NZ growing target for cybercrime, especially ransomware
FYI, this story is more than a year old
New Zealand is a growing destination for cybercrime, with the country now ‘over-represented- in ransomware and social media scams, and a growing target for a range of other threats.
Symantec’s latest Internet Security Threat Report, shows zero day vulnerability attacks became a weekly occurrence in 2015, with cybercriminals exploiting, stockpiling and reselling high-value vulnerabilities.
Mark Shaw, Symantec Pacific technology strategist, information security and New Zealand spokesperson, says the report shows New Zealand has increased in global rank across five out of six threat categories tracked: spam, phishing hosts, bots, network attacking and web attacking countries.
“The Symantec Internet Security Threat Report indicates New Zealand as an increasingly popular target for cybercriminals,” he says.
“As a ransomware target New Zealand ranked fourth in Asia Pacific and 21st globally with the average of 108 ransomware attacks per day.
“The country was also ranked 21st globally for social media scams,” he adds.
“We also have the eighth highest proportion of global phishing traffic,” Shaw says.
The Kiwi figures come as Symantec warns that cybercriminals are establishing professional businesses and adopting corporate best practices in order to increase the efficiency of their attacks against enterprises and consumers.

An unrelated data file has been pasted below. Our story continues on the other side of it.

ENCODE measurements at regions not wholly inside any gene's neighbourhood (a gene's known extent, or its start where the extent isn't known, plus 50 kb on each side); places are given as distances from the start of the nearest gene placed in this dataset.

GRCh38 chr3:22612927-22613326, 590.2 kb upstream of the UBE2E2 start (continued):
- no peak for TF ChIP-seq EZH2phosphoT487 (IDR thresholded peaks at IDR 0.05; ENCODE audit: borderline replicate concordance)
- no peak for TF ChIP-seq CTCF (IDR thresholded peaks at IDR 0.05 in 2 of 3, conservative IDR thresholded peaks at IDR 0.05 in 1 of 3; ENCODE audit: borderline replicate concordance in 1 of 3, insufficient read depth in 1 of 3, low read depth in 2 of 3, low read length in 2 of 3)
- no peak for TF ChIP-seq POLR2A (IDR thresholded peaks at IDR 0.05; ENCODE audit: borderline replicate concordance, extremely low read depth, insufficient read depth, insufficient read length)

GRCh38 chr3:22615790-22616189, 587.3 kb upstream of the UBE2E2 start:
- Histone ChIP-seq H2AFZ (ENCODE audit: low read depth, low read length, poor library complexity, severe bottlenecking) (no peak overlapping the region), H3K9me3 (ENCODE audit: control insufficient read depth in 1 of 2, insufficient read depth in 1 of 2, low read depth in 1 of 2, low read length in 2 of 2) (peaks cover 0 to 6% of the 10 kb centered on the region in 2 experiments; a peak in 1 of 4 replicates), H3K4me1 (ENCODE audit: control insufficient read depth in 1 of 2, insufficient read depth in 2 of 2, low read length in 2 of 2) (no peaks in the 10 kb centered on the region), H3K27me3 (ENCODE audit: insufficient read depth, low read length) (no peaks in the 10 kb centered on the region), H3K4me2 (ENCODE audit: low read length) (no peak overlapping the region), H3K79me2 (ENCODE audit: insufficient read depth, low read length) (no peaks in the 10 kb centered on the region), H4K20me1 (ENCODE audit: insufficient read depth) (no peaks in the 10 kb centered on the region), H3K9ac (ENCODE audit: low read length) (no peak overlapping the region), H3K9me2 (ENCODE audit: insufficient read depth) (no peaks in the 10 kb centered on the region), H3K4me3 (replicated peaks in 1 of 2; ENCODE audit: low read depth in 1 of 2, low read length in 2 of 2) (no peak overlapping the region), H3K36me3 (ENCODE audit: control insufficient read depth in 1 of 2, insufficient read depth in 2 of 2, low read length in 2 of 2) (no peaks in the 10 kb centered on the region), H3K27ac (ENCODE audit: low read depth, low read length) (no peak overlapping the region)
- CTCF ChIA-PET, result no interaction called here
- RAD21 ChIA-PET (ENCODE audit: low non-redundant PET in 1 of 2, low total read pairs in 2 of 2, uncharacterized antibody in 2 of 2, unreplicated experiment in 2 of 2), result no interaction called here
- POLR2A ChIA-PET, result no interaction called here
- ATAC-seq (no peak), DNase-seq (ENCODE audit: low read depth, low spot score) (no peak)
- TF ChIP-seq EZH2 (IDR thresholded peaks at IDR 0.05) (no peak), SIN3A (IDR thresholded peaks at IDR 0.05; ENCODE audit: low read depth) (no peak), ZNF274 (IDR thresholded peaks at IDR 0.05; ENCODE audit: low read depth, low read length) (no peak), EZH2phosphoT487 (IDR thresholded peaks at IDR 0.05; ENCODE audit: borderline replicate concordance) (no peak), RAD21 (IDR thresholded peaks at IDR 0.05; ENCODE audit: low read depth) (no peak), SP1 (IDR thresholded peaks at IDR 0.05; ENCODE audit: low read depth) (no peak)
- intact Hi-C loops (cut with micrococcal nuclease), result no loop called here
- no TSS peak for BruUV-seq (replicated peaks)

Kevin Haley, Symantec Security Response director, says advanced criminal attack groups now mirror the skill sets of nation-state attackers.
“They have well resourced and highly-skilled technical staff that operate during normal business hours – they even take weekends and holidays off,” Haley says.
“We are even seeing low-level criminal attackers create call center operations to increase the impact of their scams.”
Advanced professional attack groups are first to leverage zero-day vulnerabilities, using them for their own advantage or selling them to lower-level criminals on the open market. Once they are available in the open market they are quickly commoditised.
Symantec says the number of zero-day vulnerabilities discovered in 2015 more than doubled to 54, up 125% from the year before to a new record high.
Meanwhile, malware increased at a ‘staggering’ rate with 430 million new malware variants discovered last year.
“The sheer volume of malware proves that professional cybercriminals are leveraging vast resources in an attempt to overwhelm defenses and enter corporate networks,” Symantec says.